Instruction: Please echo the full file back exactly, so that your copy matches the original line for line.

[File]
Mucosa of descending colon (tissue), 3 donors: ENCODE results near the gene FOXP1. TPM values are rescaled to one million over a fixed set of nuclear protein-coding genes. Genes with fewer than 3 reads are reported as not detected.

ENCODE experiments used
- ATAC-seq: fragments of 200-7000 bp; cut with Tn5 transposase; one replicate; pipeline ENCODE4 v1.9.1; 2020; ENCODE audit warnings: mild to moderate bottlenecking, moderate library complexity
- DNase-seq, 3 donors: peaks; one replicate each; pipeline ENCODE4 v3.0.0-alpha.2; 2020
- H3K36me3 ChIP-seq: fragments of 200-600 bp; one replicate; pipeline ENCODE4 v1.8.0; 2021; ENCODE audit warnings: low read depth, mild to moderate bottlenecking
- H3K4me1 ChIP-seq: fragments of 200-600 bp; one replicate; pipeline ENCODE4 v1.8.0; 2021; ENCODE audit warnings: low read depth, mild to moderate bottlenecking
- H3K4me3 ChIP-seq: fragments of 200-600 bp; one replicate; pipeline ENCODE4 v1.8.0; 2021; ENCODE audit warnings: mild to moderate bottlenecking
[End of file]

Mucosa of descending colon (tissue), 3 donors: ENCODE results near the gene FOXP1. TPM values are rescaled to one million over a fixed set of nuclear protein-coding genes. Genes with fewer than 3 reads are reported as not detected.

ENCODE experiments used
- ATAC-seq: fragments of 200-7000 bp; cut with Tn5 transposase; one replicate; pipeline ENCODE4 v1.9.1; 2020; ENCODE audit warnings: mild to moderate bottlenecking, moderate library complexity
- DNase-seq, 3 donors: peaks; one replicate each; pipeline ENCODE4 v3.0.0-alpha.2; 2020
- H3K36me3 ChIP-seq: fragments of 200-600 bp; one replicate; pipeline ENCODE4 v1.8.0; 2021; ENCODE audit warnings: low read depth, mild to moderate bottlenecking
- H3K4me1 ChIP-seq: fragments of 200-600 bp; one replicate; pipeline ENCODE4 v1.8.0; 2021; ENCODE audit warnings: low read depth, mild to moderate bottlenecking
- H3K4me3 ChIP-seq: fragments of 200-600 bp; one replicate; pipeline ENCODE4 v1.8.0; 2021; ENCODE audit warnings: mild to moderate bottlenecking